EDUCATION Minister Jeff Lloyd.
By FARRAH JOHNSON
EDUCATION Minister Jeffrey Lloyd yesterday announced his ministry has revised curriculum guides for primary and high schools to ensure students are equipped with the practical skills they need to be successful in the 21st century.
Speaking at a press conference at the Ministry of Youth Sports and Culture, Mr Lloyd revealed the ministry is "launching curricula" for physical education at primary school level and mathematics, economics and commerce at junior and senior high school levels.
He also said the ministry expects the curriculum revisions for language arts and social studies at the primary school level to be completed "within the second quarter of this year".
"The 21st century education is far different than at any time in human history," Mr Lloyd said.
"Today we realise that there is a profound need for curricula to rethink the significance and applicability of what is taught simultaneously to strike a better balance between the conceptual and the practical.
"Skills, we know now, are critical and vital as an outcome because…more and more employers (and) indeed the world itself, is demanding the immediate and effective application of useful skills.
"In order for us in the Ministry of Education to ensure continual improvements in our instructional output, we are consistently assessing educational outcomes with a view to adjusting our curriculum to enhance the overall academic success at our 172 public institutions."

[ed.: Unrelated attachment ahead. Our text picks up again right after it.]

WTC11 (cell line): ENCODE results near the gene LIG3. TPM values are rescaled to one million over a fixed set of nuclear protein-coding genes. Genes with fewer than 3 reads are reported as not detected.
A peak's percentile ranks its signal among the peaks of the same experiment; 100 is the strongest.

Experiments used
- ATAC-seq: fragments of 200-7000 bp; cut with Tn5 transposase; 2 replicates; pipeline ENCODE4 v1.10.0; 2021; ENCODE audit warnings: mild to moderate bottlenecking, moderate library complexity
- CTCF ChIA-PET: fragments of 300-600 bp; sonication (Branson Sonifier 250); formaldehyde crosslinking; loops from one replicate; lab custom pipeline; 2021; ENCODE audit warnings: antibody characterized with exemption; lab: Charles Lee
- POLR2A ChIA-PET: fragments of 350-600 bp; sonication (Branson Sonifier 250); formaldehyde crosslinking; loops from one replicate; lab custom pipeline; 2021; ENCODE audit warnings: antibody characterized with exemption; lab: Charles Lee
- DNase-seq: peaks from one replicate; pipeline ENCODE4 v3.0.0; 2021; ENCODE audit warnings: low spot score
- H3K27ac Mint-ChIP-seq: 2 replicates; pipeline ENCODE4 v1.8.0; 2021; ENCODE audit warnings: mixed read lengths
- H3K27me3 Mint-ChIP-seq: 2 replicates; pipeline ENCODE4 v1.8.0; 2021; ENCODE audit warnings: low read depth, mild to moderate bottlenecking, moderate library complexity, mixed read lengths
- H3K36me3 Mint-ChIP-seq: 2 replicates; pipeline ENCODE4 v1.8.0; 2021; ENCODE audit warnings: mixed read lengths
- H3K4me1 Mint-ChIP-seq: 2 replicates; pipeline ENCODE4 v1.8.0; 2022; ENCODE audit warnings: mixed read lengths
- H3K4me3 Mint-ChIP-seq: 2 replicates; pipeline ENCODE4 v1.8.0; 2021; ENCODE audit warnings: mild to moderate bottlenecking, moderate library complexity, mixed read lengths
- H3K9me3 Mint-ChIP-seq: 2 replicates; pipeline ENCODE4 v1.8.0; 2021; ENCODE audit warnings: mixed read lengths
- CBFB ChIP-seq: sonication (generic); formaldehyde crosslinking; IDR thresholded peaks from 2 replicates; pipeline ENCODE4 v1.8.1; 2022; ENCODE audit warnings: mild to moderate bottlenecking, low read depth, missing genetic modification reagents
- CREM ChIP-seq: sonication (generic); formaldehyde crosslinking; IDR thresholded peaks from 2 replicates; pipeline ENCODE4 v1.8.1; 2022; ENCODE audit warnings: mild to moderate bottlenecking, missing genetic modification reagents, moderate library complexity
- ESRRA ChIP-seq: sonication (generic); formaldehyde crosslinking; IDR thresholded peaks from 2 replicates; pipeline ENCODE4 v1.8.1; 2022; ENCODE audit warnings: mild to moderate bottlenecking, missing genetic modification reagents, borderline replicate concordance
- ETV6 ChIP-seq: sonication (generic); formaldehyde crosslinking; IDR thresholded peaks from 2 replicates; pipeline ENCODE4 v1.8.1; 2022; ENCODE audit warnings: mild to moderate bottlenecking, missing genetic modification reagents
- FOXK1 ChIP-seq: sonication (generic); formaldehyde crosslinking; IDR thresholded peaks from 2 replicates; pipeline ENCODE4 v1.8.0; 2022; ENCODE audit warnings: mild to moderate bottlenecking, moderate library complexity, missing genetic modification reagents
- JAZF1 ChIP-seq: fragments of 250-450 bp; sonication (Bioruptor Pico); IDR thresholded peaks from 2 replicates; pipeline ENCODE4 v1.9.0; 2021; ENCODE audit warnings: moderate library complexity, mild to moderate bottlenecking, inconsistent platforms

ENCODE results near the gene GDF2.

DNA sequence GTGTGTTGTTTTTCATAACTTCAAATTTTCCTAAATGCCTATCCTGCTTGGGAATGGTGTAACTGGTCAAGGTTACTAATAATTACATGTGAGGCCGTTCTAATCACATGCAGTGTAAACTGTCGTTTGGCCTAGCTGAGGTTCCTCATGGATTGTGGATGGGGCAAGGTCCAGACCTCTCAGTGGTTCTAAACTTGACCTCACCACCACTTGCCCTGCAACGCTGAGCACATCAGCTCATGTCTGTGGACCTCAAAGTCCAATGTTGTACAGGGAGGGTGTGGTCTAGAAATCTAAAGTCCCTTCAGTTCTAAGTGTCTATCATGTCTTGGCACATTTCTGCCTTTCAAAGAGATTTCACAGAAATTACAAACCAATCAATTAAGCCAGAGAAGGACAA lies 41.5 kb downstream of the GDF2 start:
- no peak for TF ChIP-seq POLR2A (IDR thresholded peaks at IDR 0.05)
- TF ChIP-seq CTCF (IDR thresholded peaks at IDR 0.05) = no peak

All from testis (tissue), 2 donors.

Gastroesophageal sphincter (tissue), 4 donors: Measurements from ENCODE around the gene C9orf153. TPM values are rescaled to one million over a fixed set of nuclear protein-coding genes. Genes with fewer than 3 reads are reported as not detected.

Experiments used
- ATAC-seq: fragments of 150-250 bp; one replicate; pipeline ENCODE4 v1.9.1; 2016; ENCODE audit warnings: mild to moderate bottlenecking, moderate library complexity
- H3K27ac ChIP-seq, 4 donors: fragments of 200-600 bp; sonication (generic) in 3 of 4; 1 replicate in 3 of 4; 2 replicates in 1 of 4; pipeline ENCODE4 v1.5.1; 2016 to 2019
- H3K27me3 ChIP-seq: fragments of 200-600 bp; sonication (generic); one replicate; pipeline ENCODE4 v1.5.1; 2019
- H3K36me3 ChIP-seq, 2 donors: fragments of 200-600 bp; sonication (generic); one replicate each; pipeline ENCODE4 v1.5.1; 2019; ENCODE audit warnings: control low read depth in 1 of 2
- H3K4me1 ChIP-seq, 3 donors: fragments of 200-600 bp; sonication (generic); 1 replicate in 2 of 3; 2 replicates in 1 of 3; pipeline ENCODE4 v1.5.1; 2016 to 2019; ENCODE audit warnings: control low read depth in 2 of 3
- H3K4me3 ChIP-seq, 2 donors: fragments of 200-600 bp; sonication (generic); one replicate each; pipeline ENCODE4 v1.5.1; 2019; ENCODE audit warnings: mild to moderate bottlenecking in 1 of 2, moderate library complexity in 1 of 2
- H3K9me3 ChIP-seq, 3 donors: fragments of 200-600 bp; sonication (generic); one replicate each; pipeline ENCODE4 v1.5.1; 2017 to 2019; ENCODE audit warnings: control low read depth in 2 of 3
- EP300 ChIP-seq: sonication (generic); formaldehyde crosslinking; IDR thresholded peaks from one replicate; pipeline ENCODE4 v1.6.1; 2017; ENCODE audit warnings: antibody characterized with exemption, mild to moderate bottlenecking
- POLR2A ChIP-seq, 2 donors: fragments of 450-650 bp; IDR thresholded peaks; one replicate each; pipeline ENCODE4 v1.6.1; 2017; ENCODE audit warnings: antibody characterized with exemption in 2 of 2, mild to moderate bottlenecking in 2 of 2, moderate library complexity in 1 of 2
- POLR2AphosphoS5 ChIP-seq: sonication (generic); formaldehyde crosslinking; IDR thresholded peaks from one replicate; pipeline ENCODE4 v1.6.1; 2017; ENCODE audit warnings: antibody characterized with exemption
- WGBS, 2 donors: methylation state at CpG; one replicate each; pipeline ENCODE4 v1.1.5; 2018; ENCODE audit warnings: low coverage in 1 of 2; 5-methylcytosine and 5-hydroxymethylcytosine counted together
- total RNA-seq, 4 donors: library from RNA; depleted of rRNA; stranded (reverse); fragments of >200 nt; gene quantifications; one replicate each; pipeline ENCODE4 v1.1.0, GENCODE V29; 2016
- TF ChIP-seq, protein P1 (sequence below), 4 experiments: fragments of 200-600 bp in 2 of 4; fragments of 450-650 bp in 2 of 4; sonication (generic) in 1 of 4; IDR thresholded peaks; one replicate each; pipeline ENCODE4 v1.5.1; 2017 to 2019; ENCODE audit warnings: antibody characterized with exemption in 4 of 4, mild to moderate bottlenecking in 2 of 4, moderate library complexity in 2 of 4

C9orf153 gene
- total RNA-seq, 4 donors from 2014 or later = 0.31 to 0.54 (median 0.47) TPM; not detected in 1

Mr Lloyd also said the ministry has added nine new curriculum officers along with four subject secretaries to the team at the ministry. "These curriculum officers will be to oversee the instructional content in our classrooms while our subject secretaries will be responsible for managing the assessment process which includes testing and evaluation," he explained. "In both the modern languages department and the visual arts department, (the) curriculum officer post has been vacant now for two years. In our career and technical education department, we have been without a curriculum officer for four years. So, we are pleased that we are now able to fill these posts and provide the additional support for our teachers particularly our (vocational-technical) education and training educators, because this area is pivotal to us closing the skills gap in our workforce."
Mr Lloyd said the ministry wanted to ensure that students in the country are equipped with the 'Four Cs': creativity, critical thinking, communication and collaboration.
He insisted the work of curriculum revision is "consistently ongoing".
"All of our curriculum documents will undergo a continual three-year revision cycle," he said.
Yesterday, education director Marcellus Taylor acknowledged the importance of preparing students to function in a global world.
"We have a goal in the Ministry of Education and it is reflected in a statement that talks about graduation rates," he said. "It talks about us graduating 85 percent of our students by the year 2030, but the real intent of that goal is to produce students who are fit for 21st century living."
Mr Taylor said the revised curriculum will be introduced to schools in September. He also said the public can expect a revision every five years that can accommodate the needs of students in an ever-evolving world.